The 5th US Circuit Court of Appeals acted swiftly to grant a request for an administrative stay of Texas’ order it filed Friday afternoon. The state’s move comes after US District Judge Robert Pittman issued a sweeping order blocking the law at the request of the US Department of Justice, which came up with a legal challenge last month.
On Friday night, the New Orleans-based appellate court asked the Justice Department to respond by 5 p.m. local time on Tuesday to a Texas Department of Justice request that Pittman’s order be stayed while its appeal is considered by the 5th Circuit. Go. Judge Carl Stewart, the person appointed by Clinton; George W. Bush appointee Katharina Haynes; And James Ho, a Trump appointee, sat on the appellate panel considering the state’s request.
The fight over Pittman’s orders could eventually end before the Supreme Court, which rejected an earlier request by abortion clinics that it block the law.
Following the appeals court action on Friday, Nancy Northup, president of the Center for Reproductive Rights, said in a statement that “the Supreme Court needs to try and stop this madness.”
“It is unconscionable that the Fifth Circuit has stayed such a rational decision that allowed constitutionally protected services to return to Texas,” she said. “Patients are being thrown back into a state of chaos and fear, and this brutal law is hitting hardest on those who already face discriminatory barriers to health care, particularly Black Indigenous, and other people of color, undocumented immigrants, young people who are struggling to make ends meet, and rural areas.”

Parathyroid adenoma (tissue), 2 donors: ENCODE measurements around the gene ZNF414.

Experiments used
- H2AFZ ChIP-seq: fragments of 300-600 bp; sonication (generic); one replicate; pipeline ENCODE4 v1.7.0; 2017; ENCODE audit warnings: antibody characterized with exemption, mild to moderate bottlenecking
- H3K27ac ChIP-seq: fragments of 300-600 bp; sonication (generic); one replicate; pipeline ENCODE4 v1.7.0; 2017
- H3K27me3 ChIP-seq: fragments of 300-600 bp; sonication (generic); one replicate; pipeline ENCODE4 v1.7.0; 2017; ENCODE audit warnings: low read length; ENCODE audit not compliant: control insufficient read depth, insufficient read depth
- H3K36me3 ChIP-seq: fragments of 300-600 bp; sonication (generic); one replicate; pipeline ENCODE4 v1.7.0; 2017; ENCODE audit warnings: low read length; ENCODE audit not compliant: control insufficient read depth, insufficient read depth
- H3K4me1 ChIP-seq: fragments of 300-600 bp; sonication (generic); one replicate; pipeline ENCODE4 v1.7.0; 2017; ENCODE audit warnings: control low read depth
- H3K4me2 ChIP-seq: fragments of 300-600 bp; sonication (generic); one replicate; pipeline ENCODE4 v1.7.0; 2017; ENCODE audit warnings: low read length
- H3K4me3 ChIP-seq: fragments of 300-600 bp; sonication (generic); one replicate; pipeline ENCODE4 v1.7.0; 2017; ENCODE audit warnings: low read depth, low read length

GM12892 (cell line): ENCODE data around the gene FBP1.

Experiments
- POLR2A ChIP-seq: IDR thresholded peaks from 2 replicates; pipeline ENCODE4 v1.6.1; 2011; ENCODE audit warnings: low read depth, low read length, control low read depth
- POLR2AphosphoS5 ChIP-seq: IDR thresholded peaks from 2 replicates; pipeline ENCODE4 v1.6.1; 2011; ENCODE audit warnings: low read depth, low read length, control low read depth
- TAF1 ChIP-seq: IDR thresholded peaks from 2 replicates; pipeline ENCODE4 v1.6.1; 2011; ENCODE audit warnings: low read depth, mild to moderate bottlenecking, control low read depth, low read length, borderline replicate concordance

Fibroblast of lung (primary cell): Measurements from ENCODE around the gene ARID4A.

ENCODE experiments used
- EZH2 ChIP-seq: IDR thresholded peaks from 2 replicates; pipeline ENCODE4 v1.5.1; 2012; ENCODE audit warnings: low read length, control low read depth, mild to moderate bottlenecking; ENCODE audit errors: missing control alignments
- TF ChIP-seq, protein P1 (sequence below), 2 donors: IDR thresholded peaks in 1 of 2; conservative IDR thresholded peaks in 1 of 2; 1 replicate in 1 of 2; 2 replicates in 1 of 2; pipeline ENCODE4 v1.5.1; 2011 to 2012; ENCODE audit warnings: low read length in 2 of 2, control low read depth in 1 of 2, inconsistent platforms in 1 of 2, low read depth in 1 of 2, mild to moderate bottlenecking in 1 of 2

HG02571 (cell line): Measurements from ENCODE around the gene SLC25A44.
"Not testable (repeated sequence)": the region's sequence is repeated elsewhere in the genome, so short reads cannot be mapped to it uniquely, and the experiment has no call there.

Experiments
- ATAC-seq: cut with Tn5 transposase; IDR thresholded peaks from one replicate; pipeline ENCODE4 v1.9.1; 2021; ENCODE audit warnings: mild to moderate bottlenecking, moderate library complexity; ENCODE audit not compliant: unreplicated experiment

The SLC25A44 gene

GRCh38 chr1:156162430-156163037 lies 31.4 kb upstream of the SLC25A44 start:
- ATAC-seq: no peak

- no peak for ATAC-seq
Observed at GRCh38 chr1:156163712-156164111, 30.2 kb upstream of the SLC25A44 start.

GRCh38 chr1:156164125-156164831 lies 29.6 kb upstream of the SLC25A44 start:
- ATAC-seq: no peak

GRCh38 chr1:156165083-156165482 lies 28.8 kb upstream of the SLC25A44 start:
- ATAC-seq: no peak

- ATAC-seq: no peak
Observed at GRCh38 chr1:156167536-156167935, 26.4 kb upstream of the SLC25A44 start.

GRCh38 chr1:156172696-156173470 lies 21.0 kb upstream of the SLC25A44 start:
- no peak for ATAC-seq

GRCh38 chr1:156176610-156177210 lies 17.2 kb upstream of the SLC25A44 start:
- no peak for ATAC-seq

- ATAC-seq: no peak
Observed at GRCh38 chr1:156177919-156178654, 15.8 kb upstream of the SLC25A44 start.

Rather than task government officials to enforce restrictions through criminal or administrative penalties, the law enlists private citizens to prosecute providers or any person in state court for detection of fetal heart activity. Assists a woman in achieving an abortion after – a point usually around six weeks into the pregnancy but often before a woman knows she is pregnant.
To get around this unusual enforcement mechanism, Pittman’s order barred state court officials, including judges, from proceeding with state court lawsuits filed against clinics and others accused of violating the ban.
Texas said Friday in its request to the 5th Circuit that Pittman’s order violated precedent in how it targeted state courts, as well as private individuals seeking to bring enforcement litigation under the abortion ban.
“There is no precedent for a district court injunction; it grossly and irreparably interferes with the operation of the Texas state-court,” Texas wrote in the filing. “It also places state courts and their employees under imminent threat of contempt based on the actions of third parties that they cannot control.”
Until Pittman’s order on Wednesday, the design of the ban’s enforcement mechanism had been successful in preventing other attempts – by clinics and others – to enforce the law.
“Fully aware that it would be unconstitutional to deprive its citizens of this right by direct state action, the state created an unprecedented and transparent statutory plan to do so,” Pittman wrote on Wednesday.
When the clinic, in its own lawsuit challenging the ban, first asked the 5th Circuit to block the law, the appeals court declined, as did the conservative majority of the US Supreme Court.
“Ever since SB 8 came into force, women have been prevented from exercising control over their lives in ways that are protected by the Constitution,” Pittman said. “What other courts may find a way to avoid this conclusion is their decision; this Court will not allow another day of this aggressive deprivation of such an important right.”
This title and story have been updated with additional developments on Friday.
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